• The Proposition Gallery is pleased to present New York-based artist Megan Burns’ Virago, her second solo exhibition of oil paintings at the gallery, opening on Thursday, November 6th (with a reception from 6-8 pm) and showing until December 13th.

    Inspired by the dually defined virago, (derived from the latin vir, meaning “a man,” also the name Adam gave to Eve), which refers to either a quarrelsome, scolding, shrewish woman or the more archaic denotation of a heroic/warrior woman of great strength, stature and courage; Burns’ new compositions embody the latter interpretation, with female figures that are both monumental and bold, yet deliberately possessing faces void of identifiable emotion or revealing internal thoughts. They are ciphers, empty and beautiful. They are at once an example and a parody of virago.

    Using her own face and body as a template; retaining a natural continuation of subject, theme and visual style that she introduced in her previous series, Agents of C.L.O.N.E., (her first solo exhibition at The Proposition in 2007) Burns’ image pervades this series of paintings, rendering the viragos likeness generic by sheer repetition. The flesh-suits, often appearing as a uniform when multiple figures inhabit the same painting, reveal all the details of the form in a way that is erotic, but not explicit, borrowing heavily from the spandex costumes of comic book characters, but in a more overt fashion that infuses their form-clinging coverage and simplicity with a slightly more provocative resemblance to that of the scantily clad attire of pin-ups.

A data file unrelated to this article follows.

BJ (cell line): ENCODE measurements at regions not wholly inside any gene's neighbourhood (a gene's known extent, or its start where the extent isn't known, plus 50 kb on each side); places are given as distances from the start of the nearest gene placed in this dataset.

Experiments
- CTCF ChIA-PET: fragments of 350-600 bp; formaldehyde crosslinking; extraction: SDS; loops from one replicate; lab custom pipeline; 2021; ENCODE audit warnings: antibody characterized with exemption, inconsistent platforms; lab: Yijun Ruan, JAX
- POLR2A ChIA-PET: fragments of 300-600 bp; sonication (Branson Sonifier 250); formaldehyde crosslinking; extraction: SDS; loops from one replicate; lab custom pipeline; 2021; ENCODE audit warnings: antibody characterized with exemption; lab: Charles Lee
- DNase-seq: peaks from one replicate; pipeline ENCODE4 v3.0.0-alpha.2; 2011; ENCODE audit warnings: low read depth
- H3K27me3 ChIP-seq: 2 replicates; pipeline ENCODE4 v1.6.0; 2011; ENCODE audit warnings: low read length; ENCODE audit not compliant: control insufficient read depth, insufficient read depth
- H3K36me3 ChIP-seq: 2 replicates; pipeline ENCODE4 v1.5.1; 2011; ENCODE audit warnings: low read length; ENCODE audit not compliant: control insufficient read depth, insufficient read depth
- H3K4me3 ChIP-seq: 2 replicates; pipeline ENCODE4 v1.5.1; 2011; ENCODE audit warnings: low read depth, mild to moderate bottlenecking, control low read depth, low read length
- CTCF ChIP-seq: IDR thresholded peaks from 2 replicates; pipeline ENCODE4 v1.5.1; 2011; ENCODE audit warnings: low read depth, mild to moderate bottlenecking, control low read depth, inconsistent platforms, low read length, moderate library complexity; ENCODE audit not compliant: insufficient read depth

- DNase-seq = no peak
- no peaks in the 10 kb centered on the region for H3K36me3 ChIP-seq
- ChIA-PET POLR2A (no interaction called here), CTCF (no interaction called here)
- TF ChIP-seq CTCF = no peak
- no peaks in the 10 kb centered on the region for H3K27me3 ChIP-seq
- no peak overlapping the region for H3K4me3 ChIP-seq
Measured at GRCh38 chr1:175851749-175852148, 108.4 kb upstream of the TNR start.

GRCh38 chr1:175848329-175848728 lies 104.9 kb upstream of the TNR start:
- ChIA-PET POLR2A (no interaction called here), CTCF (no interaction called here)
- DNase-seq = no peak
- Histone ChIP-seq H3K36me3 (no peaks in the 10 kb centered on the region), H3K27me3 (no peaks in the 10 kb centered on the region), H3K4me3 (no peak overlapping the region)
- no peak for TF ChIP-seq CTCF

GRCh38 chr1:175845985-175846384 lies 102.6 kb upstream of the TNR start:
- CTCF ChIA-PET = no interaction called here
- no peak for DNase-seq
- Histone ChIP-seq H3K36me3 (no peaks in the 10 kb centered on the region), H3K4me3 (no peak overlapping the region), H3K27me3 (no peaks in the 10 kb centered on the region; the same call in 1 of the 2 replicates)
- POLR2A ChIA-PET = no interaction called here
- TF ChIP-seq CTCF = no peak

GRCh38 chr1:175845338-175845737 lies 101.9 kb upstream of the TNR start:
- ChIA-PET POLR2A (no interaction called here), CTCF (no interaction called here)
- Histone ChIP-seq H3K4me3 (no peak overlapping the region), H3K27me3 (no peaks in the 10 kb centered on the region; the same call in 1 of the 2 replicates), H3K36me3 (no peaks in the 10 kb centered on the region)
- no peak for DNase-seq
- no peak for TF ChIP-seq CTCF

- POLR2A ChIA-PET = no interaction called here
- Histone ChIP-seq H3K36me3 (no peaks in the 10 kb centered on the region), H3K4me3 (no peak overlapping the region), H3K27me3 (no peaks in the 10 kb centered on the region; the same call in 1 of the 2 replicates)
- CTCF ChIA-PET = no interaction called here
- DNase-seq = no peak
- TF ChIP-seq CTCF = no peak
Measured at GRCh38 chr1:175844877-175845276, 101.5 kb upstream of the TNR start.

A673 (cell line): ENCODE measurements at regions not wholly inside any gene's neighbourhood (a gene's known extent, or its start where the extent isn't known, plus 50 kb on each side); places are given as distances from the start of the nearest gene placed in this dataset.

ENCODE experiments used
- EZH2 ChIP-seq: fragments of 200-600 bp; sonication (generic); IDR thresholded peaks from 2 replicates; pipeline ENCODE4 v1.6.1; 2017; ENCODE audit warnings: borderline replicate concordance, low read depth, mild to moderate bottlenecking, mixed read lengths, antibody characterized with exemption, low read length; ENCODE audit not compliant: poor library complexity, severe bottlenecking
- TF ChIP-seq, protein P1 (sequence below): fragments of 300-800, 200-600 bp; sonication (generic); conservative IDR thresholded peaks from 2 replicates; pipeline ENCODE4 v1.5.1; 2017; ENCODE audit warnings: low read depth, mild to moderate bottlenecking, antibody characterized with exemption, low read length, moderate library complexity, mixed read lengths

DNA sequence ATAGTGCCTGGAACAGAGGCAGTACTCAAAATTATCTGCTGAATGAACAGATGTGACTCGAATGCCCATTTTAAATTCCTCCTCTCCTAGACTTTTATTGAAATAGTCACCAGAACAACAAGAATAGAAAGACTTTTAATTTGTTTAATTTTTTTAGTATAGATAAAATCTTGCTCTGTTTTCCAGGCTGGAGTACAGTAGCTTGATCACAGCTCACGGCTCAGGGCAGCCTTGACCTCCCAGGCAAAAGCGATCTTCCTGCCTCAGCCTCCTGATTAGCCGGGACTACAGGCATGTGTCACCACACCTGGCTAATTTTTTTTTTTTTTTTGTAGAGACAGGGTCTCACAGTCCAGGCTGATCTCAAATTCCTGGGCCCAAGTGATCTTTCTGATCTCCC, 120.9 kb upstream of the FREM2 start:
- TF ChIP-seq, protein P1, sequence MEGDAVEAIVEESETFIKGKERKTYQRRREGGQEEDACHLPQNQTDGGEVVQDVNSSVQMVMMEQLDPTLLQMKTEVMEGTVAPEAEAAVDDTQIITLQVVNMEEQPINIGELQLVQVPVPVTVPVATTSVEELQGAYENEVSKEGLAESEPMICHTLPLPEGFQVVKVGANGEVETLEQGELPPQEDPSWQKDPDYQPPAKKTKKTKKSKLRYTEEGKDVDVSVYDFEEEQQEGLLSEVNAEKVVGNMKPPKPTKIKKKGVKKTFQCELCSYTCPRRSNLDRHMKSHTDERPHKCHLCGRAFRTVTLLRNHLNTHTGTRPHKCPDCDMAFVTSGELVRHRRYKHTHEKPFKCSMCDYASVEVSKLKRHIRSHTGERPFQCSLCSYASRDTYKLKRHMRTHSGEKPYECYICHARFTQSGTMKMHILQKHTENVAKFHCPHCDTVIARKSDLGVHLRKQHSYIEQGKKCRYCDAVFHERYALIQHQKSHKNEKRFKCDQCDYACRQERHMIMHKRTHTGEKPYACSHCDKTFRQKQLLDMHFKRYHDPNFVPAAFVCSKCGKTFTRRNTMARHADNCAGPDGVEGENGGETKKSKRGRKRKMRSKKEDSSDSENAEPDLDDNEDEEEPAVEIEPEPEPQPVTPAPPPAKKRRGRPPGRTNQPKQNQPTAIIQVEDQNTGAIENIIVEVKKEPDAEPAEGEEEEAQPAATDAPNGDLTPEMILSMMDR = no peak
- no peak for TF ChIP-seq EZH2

Citing comic book covers and the front of paperback novels featuring enticing female figures as influences, Burns explains that she set out to recreate the same feeling achieved by those sources, with the intention of focusing on the girl and dispensing with the charade of the story found within the pages altogether. In her painting, Huntress, for example, the viewer is presented with a fantastic science fiction-esque scene displaying an upturned female figure, showing more flesh than fabric and clutching what appears to be a pair of scissors while laying motionless amidst a rather large organic crevice overflowing with translucent balloon-like capsules. There is neither a narrative explanation for the circumstances, nor are there any additional characters or immediately recognizable objects/settings for one to easily develop. Instead, we are left with questions: Did this woman fall from above? Is she sleeping? Was she unsuccessful in battle, or was her own hand (and scissors) involved in creating the rips and tears in her clothing? Could the small trail of smoke in the background be a clue?

    Megan Burns is a Queens-based artist who grew up on the south side of Chicago. She received her MFA from Yale University in 2005. Prior to that she attended Sarah Lawrence where she studied art history and film theory. Virago is her second solo show. For additional information, please contact Ronald Sosinski by phone at (212) 242-0035 or email at info@theproposition.com. Gallery hours are Tuesday through Saturday, 11-6.

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